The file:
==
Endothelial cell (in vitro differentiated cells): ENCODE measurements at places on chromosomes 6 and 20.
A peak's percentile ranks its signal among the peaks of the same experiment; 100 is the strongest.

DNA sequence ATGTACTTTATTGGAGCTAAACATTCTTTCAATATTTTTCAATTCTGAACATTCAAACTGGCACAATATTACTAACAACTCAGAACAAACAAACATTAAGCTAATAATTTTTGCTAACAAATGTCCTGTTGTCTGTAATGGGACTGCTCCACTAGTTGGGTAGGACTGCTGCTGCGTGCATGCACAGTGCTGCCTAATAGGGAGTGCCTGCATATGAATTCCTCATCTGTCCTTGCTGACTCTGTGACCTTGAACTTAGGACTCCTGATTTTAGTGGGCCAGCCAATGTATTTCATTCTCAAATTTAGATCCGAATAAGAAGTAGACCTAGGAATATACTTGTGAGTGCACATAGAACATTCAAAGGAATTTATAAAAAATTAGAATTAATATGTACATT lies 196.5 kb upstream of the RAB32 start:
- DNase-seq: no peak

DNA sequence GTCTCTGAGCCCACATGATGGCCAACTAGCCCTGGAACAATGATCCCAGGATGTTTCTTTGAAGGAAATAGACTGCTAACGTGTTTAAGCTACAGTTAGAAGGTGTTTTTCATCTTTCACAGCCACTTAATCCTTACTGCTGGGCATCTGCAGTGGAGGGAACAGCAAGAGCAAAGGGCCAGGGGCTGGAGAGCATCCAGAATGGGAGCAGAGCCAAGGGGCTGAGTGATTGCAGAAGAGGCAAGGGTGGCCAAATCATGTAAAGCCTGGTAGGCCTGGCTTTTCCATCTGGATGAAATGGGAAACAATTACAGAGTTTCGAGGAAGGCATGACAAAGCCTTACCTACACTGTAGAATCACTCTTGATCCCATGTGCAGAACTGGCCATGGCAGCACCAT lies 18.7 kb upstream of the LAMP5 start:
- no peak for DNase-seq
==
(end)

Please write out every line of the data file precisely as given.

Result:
Endothelial cell (in vitro differentiated cells): ENCODE measurements at places on chromosomes 6 and 20.
A peak's percentile ranks its signal among the peaks of the same experiment; 100 is the strongest.

DNA sequence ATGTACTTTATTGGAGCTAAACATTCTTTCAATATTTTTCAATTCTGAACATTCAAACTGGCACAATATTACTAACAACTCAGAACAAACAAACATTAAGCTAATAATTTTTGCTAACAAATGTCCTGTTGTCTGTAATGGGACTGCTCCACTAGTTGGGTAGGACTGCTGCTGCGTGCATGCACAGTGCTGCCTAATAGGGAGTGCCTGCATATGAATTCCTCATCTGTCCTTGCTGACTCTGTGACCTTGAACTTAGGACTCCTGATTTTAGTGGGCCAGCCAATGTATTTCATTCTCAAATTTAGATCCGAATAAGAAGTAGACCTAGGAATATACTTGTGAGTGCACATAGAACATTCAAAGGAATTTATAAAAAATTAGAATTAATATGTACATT lies 196.5 kb upstream of the RAB32 start:
- DNase-seq: no peak

DNA sequence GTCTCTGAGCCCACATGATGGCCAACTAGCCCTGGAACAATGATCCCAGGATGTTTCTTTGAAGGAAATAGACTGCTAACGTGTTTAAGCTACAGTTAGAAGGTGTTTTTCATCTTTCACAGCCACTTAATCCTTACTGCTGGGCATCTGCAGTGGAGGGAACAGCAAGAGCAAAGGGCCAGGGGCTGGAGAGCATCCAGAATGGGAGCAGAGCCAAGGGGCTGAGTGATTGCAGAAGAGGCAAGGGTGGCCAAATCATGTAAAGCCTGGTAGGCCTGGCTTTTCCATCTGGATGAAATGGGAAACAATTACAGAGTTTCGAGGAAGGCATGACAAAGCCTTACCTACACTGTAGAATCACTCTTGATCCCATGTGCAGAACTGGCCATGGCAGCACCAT lies 18.7 kb upstream of the LAMP5 start:
- no peak for DNase-seq